4

Both are perfectly correct, and the difference is small. But, as you said, context is very important, and we need much more context to say which is better. In what kind of context do you want to say "(web) developer"? In general, 開発者 is a relatively stiffer and more traditional word, and it may be preferred in news articles and official government documents. ...


4

There are considerable variations in how a 外来語 is transcribed. The wikipedia page for LA says 日本語では、外務省など政府機関においては「ロサンゼルス」としているが、「ロサンジェルス」「ロスアンゼルス」「ロスアンジェルス」などとも表現されている. There is a good article by NHK here. Apparently, the Japanese government has changed the official way of transcribing country/city names this year. The article also talks about why some ...


4

モテる derives from 持てる. It is written with katakana to show its colloquial meaning. (Note that it is モテる and not *モてる. Similarly one has キレる, イケる, ウケる, etc.) For example 大辞林 has もてる【持てる】 (動 タ 下一) 〔「持つ」の可能動詞から〕 ① 人気があって、ちやほやされる。 「女に-・てる男」 ② 長くその状態を保つ。維持する。もちこたえる。 「共通の話題がなくて座が-・てない」 I guess the meaning of モテる can be explained as follows. 持てる ...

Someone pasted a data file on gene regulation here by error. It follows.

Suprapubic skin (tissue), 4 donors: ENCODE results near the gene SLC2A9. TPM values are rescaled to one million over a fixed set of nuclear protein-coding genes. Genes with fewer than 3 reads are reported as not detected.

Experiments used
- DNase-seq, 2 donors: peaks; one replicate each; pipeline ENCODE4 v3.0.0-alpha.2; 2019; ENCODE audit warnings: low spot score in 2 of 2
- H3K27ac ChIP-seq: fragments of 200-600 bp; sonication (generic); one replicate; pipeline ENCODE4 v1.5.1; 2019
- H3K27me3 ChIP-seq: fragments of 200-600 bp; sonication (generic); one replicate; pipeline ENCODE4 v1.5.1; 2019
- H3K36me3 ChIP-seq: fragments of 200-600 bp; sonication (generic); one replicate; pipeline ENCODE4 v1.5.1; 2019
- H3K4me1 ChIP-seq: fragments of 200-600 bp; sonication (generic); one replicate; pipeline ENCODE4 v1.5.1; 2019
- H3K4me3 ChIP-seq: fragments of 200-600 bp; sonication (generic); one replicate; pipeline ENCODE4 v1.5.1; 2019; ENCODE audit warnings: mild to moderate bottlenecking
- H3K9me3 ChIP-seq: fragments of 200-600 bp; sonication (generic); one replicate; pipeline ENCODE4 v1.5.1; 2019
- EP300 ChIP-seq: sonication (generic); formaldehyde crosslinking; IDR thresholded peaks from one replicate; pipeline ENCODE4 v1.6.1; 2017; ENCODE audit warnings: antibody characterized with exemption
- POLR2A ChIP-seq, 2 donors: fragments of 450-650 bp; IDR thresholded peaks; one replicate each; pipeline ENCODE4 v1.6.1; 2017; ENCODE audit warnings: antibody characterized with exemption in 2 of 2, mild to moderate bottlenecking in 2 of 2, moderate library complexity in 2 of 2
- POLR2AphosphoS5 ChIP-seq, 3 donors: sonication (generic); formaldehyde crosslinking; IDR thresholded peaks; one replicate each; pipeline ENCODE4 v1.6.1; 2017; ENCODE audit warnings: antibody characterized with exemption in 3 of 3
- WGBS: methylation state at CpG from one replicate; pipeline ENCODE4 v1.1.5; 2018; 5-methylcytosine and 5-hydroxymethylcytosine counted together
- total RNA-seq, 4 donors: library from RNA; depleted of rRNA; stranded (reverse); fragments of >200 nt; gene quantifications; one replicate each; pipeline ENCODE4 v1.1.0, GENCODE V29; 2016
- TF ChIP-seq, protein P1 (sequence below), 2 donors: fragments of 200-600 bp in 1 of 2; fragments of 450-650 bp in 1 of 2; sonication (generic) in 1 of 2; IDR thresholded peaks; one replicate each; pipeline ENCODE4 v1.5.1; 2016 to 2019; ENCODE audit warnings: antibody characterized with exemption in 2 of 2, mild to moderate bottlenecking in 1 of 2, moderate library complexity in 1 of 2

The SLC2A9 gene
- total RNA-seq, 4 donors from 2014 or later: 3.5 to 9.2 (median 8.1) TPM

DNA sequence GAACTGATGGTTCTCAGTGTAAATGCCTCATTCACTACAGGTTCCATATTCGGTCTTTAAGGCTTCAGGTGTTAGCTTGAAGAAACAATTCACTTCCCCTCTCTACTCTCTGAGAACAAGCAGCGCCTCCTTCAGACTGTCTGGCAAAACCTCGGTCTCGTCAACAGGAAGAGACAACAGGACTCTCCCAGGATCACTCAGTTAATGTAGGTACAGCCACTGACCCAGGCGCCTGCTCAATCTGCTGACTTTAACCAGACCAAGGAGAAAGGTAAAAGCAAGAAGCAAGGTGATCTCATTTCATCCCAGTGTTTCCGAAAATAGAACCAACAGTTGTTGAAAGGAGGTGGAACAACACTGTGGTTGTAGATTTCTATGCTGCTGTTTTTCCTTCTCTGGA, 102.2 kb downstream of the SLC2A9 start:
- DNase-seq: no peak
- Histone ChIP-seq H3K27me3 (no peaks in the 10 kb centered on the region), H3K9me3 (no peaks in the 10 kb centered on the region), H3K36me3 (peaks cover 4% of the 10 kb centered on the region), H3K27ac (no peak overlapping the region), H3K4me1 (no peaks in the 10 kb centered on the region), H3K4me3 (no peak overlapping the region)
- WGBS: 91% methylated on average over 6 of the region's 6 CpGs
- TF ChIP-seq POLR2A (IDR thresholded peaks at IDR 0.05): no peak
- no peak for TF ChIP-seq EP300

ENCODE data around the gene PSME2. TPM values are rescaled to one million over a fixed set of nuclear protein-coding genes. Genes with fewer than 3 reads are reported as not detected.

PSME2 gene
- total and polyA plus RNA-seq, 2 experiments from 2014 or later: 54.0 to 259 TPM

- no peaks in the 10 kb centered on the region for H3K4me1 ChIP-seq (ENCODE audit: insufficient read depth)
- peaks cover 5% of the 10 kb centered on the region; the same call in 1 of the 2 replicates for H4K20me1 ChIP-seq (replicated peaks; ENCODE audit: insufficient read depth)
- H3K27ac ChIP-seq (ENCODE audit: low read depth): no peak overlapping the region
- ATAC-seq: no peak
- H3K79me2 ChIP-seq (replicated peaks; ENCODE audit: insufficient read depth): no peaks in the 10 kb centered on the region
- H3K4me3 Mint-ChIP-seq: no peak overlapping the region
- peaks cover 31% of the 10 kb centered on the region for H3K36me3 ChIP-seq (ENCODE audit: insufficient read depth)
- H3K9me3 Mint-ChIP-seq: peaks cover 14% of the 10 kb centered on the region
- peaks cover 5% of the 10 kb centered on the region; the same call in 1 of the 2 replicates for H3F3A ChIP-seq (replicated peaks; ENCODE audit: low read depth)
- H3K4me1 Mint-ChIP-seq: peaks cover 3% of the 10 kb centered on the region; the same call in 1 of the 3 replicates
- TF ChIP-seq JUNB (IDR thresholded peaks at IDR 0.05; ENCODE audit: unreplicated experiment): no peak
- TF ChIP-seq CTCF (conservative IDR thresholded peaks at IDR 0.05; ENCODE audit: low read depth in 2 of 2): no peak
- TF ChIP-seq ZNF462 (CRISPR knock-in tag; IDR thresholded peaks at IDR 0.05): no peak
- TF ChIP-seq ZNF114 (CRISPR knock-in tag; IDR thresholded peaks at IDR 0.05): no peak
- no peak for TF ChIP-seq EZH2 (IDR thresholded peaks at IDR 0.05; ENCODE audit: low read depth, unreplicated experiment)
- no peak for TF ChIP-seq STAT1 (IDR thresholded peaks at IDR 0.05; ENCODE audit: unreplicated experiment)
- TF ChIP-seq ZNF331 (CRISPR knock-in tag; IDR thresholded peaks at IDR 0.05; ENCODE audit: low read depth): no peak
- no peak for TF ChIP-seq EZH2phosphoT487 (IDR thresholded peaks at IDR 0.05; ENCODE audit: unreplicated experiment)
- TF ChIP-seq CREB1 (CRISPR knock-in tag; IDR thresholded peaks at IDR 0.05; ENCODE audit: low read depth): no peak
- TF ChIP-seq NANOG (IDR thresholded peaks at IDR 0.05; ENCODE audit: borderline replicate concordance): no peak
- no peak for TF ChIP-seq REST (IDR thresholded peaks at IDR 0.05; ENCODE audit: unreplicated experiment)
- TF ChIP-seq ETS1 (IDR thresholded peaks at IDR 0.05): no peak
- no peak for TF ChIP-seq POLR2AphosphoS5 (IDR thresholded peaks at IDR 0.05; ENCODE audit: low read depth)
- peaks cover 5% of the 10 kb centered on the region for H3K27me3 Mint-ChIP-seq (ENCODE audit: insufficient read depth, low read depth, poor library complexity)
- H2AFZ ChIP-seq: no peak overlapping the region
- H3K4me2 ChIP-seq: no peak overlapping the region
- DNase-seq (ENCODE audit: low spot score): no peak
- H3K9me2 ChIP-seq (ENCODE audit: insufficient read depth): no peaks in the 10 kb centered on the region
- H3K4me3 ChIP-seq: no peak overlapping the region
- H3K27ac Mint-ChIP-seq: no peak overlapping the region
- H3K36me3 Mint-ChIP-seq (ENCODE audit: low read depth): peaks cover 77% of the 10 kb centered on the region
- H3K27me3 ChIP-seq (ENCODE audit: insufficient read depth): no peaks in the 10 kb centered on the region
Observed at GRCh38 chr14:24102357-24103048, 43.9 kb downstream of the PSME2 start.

4

As in many other languages, phonetic changes have occured in Japanese over the centuries. One of them is with "wi". We actually used to pronounce the mora "wi" as "wi". The hiragana for that was 「ゐ」 and the katakana, 「ヰ」. In our time, however, this syllable has disappeared and has been replaced by the consonant-less 「うぃ」 and 「ウィ」, respectively. Thus, 「...


4

It appears to depend upon which organization or company is assigning the designation. Usually using 65 to 70 years of age as a lower threshold. This is similar to varying ages for 'senior discounts' (in the US anyways). Here is a page from NTT Facilities Research, which lists a few terms regarding the elderly relative to age.


4

Does the word for squid (ika) come from another language? Adding on to kimi Tanaka's answer, I see in the 日本国語大辞典 entry here that the word ika appeared in the 播【はり】磨【ま】風【ふ】土【ど】記【き】 of 715. There aren't many long-form Japanese texts older than this, so we can say with some certainty that, if this were a borrowing, it would have been borrowed during the Old ...